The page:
Sometimes, on days like this, I think about my NYCTF training, and wonder, “Where are they now?”
I’m especially thinking about my pre-service training, where the most capricious and snobby kids weren’t in the classroom, but training to be teachers along with those of us who were more in it for the students themselves. I think back to what a horrible mess some of the classes were and wonder how I still stayed in the teaching profession.
I remember for one class, we started out auspiciously enough, working on projects and having friendly and contentious debate about pedagogy. Then, somewhere along the line, the students (who coincidentally came from the top schools like Harvard, et. al.) fancied themselves too good for their professor and began to deride his methods and become overtly condescending to a man who’s been in the system for almost 2 decades. While I understand that there’s always a need for a little change, you have to earn your wings to get to that man’s level, no matter how intelligent you think you are. Other students in the class took courage in disparaging this professor that he changed the format from one that was fun and real to one that was mundane and unchallenging.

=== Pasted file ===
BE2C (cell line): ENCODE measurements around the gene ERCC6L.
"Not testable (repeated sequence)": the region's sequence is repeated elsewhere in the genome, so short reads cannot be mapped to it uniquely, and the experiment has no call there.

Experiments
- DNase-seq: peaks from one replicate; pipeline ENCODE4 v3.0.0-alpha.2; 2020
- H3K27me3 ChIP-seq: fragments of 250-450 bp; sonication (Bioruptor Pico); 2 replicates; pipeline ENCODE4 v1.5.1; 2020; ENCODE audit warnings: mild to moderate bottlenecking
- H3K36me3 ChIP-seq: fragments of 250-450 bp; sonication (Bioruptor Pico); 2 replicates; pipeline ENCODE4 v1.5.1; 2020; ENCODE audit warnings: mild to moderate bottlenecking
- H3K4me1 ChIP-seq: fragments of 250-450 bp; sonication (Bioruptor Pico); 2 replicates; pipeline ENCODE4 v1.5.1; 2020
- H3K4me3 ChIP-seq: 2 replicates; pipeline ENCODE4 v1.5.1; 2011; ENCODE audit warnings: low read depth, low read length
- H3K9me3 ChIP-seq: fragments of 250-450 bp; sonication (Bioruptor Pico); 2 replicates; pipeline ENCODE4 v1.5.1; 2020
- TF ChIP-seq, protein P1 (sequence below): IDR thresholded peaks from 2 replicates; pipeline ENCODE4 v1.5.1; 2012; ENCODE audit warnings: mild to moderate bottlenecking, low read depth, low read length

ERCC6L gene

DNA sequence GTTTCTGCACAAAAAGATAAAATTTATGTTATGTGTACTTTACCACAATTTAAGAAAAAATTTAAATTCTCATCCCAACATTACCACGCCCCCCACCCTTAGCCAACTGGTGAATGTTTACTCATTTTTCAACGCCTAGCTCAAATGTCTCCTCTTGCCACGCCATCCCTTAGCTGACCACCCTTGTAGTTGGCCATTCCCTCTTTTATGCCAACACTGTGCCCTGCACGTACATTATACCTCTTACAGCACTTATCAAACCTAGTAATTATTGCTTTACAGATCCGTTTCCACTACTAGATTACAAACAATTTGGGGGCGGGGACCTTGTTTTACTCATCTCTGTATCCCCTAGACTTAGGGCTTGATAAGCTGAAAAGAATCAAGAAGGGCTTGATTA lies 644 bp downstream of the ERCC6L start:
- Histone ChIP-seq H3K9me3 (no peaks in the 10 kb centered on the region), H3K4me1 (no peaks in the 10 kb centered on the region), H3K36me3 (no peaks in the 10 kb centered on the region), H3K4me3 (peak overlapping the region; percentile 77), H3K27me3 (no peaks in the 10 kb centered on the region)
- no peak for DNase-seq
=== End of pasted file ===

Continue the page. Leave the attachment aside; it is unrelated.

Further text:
With incidents like that, and a few more that I’ll have to get to next week, were sitting there, contemplating out loud who we thought would actually make it through their first year of teaching. While the prospects statistically didn’t look good for them, I’m still highly intrigued as to who made it and who didn’t.
Maybe here’s an essential question to think about, folks:
If you’re a snob, can you make it in inner-city teaching? And isn’t humility intrinsic in teachers? (Confidence is fine, but isn’t humility necessary or am I mistaken?)
Jose, who really is wondering what all those people are doing with themselves, and wonder if the kids tore them a new one when they got a new classroom …